Still, as Roger pulls into the familiar driveway, the one-story brick house in view, my Gram waving from the rocker on her front porch, I smile. I miss my friends and our cocktail hours already. I miss the sushi bar down the street from our apartment. I miss the hustle and bustle of the office, of going across the hallway at the office to show Lilly my latest sketch for the new collection. I miss all of the possibility, the exuberant feeling of walking down the sidewalk feeling like I’d achieved my goal.
As I hand Roger cash, though, and tug my luggage out of the trunk, I can’t help but feel hopeful in a new way. Maybe moving to Maplewood will be a new kind of dream, a new kind of possibility. Maybe a new life is waiting right around the corner.
Regardless, I walk onto the porch, rushing into Gram’s arms. “Welcome to Maplewood,” she says as if she’s greeting me for the first time.
In some ways, I guess she is. Because the old Cadence Mills is gone again, her designer heels and sunglasses looking quite out of place in this simple setting.
Welcome to Maplewood, indeed.
TO BE CONTINUED….
As an English teacher and author, I truly believe in the value of literature. Books can teach us lessons we don't always learn on our own. Below, some of the top life lessons I've learned from reading.
1. Love Doesn't Complete You: Their Eyes Were Watching God
I can still hear my AMAZING AP Lit teacher asking: "Is love the answer to happiness?" during our discussion of this book. We learn from Janie Crawford that although love certainly adds depth and meaning to life, you can't base your entire self-worth on a relationship. This book taught me that love is a beautiful thing, but as a woman, I must find my own identity outside of the confines of a relationship.
2. You can't choose love: Crime & Punishment
Sonia and Raskolnikov: a prostitute and a criminal. Quite a pair. However, their undying love for each other goes to show you can't always choose whom you fall in love with. Obviously, falling for the murderous Raskolnikov is less-than-desirable. Nonetheless, beneath the violence and criminality of the book, we see how love can be redemptive...and against our own rational thoughts.
3. Every breath is a gift: A Long Way Gone
Beah's non-fiction memoir shows us how quickly life can change, and how frail life truly is. He reminds us to enjoy every breath, every encounter with a loved one because we never know when things will change.
4. Bravery comes in many forms: The Nightingale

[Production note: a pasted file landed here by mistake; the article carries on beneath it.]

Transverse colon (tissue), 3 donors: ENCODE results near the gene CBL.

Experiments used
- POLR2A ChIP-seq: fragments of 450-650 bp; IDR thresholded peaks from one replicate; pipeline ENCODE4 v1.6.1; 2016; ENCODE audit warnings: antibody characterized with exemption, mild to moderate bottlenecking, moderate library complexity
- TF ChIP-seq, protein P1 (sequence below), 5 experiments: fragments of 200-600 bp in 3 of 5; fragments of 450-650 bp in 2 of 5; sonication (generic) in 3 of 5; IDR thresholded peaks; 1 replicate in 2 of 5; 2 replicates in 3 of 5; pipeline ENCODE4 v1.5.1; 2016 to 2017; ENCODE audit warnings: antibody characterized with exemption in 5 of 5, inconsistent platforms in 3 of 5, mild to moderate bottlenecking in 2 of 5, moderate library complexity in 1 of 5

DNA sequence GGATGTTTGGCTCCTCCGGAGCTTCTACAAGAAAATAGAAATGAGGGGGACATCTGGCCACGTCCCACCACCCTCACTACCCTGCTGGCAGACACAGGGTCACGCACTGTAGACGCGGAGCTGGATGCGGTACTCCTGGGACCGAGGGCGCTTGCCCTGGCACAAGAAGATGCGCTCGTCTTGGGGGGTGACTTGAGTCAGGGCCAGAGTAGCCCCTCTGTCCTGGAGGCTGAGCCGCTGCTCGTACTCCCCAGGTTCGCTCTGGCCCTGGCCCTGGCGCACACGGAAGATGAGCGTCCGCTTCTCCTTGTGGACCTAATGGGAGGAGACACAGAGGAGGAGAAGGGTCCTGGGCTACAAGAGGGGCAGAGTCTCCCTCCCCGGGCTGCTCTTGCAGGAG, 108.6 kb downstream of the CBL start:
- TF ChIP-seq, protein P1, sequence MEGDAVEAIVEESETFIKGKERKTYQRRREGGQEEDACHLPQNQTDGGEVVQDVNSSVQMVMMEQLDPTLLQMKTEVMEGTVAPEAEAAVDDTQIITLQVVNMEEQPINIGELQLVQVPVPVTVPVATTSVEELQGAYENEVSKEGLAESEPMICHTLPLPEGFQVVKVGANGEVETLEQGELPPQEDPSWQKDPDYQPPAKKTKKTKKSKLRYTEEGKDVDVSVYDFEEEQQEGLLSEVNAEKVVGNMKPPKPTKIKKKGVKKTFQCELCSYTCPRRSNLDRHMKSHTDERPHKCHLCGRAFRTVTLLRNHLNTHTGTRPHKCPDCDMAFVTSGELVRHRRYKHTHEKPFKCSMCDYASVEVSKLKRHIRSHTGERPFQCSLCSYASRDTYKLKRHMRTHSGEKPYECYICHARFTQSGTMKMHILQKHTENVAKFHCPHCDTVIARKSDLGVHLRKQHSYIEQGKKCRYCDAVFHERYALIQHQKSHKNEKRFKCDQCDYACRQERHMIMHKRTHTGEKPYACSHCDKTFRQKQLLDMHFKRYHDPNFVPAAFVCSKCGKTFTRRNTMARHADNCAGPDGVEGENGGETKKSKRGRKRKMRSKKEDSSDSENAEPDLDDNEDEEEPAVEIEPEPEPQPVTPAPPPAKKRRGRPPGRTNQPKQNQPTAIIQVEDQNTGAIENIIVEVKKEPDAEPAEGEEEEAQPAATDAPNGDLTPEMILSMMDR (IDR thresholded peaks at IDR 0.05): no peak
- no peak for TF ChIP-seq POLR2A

I adore how Vianne and Isabelle both show bravery and courage but in very different ways. This book shows the strength of a woman and how the right choice isn't always obvious.
5. The parent-child relationship is unbreakable: Cry, the Beloved Country
This book is about the impossible lengths one will go to for a child. Even with the bitterly tragic ending, there is hope because the bond will live on through Absalom's son. This book shows that no mattter what, a true parent's love is limitless.
6. Sometimes bad things happen to good people: Tess of the D'Urbervilles
Life isn't fair, and Tess certainly shows us this. Her story reminds us that fairness isn't guaranteed in life and helps us deal with this reality.
7. Even in darkness, there is beauty: The Road
McCarthy's gorgeous prose about the apocalyptic, dark world show us that even in sheer ugliness, beauty can shine through. The tender moment over the Coca Cola is a pure example. Even in horrible times, we can find gleaming moments of beauty to appreciate.
8. Trust your own judgement above all else: 1984
1984 taught me to never take information for granted. You must ask questions and constantly assess: "How do I know this is true?" Certainly, the book does induce a sense of paranoia to an extent. However, I think it makes us better citizens by helping us always question truth and motives of those in power.
9. Life's difficulties can help you focus on your dreams: The Last Lecture
When I think of Randy Pausch, I think of the brick walls. I love his metaphor about the walls and how they are there to see how badly we want something. Everytime I hit a roadblock with my goals, I remind myself that they are just a test.
10. Sometimes our goals don't lead to happiness: Frankenstein